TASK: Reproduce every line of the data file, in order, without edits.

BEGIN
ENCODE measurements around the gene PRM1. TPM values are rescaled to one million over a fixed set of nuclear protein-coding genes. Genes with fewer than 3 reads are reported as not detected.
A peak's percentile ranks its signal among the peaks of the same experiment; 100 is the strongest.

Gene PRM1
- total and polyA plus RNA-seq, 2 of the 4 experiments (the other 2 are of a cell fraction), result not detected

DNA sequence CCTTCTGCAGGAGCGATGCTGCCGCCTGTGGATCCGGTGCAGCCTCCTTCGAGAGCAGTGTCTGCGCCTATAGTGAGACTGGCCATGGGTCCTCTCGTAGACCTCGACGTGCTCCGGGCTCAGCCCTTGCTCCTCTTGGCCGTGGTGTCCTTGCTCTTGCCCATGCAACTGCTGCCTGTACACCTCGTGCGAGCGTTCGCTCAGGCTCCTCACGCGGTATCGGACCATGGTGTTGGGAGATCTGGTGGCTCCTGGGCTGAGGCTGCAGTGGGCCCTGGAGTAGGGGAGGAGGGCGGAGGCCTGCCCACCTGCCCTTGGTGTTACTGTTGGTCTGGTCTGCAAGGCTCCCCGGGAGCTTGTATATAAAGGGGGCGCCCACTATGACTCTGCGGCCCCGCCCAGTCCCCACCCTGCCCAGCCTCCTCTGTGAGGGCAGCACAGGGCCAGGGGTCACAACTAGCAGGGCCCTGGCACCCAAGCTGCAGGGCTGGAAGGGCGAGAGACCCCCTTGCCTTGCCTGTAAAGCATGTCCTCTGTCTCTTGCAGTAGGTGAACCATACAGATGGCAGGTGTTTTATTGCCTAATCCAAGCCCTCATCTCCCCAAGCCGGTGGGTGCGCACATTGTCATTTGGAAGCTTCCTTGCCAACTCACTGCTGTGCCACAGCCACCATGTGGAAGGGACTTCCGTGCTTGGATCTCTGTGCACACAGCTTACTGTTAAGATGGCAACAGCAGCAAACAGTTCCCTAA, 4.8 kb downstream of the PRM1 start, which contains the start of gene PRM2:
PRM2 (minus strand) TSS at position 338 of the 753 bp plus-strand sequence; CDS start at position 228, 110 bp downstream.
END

ENCODE measurements around the gene PRM1. TPM values are rescaled to one million over a fixed set of nuclear protein-coding genes. Genes with fewer than 3 reads are reported as not detected.
A peak's percentile ranks its signal among the peaks of the same experiment; 100 is the strongest.

Gene PRM1
- total and polyA plus RNA-seq, 2 of the 4 experiments (the other 2 are of a cell fraction), result not detected

DNA sequence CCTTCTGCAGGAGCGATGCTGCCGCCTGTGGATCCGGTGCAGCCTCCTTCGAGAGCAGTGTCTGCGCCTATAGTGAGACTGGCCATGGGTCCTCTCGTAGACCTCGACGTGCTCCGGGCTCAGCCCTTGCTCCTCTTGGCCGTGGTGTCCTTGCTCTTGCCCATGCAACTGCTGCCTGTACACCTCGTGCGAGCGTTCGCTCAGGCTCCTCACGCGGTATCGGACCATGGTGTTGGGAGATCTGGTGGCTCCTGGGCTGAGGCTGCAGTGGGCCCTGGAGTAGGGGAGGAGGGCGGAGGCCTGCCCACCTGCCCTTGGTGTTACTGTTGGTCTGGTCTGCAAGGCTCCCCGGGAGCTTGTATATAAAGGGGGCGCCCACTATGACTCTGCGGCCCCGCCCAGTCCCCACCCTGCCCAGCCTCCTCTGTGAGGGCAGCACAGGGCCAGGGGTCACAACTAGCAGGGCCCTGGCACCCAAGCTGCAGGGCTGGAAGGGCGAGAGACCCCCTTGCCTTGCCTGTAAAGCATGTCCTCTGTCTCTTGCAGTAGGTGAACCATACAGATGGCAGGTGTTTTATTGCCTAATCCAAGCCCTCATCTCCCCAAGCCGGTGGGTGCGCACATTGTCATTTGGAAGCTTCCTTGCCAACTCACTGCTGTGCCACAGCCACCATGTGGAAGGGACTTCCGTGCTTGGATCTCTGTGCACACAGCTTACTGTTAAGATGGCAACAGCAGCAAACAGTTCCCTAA, 4.8 kb downstream of the PRM1 start, which contains the start of gene PRM2:
PRM2 (minus strand) TSS at position 338 of the 753 bp plus-strand sequence; CDS start at position 228, 110 bp downstream.